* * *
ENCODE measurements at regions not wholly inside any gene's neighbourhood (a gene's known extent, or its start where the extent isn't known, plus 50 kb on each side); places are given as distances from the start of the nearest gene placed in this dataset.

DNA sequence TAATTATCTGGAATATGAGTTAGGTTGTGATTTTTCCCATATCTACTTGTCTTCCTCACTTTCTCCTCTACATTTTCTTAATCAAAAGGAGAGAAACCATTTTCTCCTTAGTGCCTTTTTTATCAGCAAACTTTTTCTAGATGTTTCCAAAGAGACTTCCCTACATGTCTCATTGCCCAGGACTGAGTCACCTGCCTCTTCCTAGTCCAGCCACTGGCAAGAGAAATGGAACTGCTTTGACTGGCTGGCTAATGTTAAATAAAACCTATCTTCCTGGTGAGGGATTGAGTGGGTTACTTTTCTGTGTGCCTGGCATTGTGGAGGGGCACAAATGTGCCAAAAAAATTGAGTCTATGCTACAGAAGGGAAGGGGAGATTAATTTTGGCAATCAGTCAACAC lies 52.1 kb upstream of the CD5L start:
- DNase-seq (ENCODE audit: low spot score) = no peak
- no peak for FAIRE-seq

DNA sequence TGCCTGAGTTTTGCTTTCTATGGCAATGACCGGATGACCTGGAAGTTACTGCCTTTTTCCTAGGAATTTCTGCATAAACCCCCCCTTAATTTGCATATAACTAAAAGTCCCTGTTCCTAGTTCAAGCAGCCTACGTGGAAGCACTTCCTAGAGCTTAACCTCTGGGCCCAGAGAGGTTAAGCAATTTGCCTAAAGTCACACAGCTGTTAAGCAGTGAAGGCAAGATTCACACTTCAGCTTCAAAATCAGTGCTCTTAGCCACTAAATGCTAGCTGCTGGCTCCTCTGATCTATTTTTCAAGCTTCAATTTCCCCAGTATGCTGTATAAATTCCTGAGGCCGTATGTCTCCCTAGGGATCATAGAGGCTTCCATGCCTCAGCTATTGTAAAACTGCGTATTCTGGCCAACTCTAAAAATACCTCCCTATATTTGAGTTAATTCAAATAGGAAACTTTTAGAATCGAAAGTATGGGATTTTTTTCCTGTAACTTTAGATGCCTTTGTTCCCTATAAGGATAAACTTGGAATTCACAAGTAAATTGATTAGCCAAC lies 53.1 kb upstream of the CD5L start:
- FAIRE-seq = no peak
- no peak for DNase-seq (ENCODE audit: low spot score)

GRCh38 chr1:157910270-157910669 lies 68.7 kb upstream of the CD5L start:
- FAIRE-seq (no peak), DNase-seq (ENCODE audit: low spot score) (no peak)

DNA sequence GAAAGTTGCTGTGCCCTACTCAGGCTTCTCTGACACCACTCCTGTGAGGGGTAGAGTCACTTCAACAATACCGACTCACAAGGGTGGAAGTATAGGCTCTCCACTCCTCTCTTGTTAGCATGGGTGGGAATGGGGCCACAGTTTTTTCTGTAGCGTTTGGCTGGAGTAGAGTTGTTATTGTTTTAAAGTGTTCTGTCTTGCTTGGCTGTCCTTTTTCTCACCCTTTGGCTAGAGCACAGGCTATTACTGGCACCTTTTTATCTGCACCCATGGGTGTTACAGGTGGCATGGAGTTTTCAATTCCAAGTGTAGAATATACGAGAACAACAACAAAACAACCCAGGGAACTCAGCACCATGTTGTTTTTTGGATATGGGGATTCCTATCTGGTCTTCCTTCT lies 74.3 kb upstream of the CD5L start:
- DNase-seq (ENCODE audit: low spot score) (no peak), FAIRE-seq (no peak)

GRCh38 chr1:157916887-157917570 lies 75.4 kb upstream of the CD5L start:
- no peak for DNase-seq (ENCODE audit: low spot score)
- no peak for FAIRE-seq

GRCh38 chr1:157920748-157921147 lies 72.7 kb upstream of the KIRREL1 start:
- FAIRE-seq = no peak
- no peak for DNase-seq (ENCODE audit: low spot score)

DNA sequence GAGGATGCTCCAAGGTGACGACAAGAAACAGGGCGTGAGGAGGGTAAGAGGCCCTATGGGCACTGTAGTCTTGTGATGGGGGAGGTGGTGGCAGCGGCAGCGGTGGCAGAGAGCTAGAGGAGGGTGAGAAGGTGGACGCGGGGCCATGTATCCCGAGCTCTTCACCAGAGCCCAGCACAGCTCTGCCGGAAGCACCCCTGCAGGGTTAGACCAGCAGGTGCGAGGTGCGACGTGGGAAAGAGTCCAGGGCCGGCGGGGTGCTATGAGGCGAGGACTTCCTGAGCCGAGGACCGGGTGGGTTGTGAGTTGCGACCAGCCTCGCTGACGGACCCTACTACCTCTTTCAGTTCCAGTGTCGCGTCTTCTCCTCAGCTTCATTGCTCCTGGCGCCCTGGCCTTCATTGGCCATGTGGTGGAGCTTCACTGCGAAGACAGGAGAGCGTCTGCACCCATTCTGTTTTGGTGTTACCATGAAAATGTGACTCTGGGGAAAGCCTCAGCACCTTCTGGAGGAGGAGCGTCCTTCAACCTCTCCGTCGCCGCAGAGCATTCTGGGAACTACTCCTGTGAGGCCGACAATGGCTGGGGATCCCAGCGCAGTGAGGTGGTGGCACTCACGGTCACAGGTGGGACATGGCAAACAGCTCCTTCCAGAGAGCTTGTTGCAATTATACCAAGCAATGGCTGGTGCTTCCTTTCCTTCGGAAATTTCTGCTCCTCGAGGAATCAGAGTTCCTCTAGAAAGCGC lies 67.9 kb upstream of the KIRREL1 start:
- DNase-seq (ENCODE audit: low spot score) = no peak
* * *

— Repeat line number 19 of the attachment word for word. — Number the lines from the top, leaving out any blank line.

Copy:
- DNase-seq (ENCODE audit: low spot score) = no peak